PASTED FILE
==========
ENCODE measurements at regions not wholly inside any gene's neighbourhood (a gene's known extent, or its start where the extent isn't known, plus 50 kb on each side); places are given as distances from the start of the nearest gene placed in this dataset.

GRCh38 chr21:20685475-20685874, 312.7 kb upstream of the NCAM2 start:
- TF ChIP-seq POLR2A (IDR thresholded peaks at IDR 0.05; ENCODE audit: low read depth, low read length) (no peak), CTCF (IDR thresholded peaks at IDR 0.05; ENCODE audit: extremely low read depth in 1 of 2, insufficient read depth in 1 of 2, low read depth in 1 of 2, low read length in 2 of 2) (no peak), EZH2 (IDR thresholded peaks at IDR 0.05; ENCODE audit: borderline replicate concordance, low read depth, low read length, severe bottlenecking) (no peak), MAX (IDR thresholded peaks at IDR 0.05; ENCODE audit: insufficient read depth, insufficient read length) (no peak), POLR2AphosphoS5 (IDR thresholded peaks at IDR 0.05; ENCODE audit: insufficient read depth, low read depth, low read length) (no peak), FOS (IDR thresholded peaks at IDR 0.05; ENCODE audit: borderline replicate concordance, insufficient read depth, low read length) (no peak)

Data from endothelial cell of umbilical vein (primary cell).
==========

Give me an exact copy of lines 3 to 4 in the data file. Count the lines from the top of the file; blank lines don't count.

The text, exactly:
- TF ChIP-seq POLR2A (IDR thresholded peaks at IDR 0.05; ENCODE audit: low read depth, low read length) (no peak), CTCF (IDR thresholded peaks at IDR 0.05; ENCODE audit: extremely low read depth in 1 of 2, insufficient read depth in 1 of 2, low read depth in 1 of 2, low read length in 2 of 2) (no peak), EZH2 (IDR thresholded peaks at IDR 0.05; ENCODE audit: borderline replicate concordance, low read depth, low read length, severe bottlenecking) (no peak), MAX (IDR thresholded peaks at IDR 0.05; ENCODE audit: insufficient read depth, insufficient read length) (no peak), POLR2AphosphoS5 (IDR thresholded peaks at IDR 0.05; ENCODE audit: insufficient read depth, low read depth, low read length) (no peak), FOS (IDR thresholded peaks at IDR 0.05; ENCODE audit: borderline replicate concordance, insufficient read depth, low read length) (no peak)

Data from endothelial cell of umbilical vein (primary cell).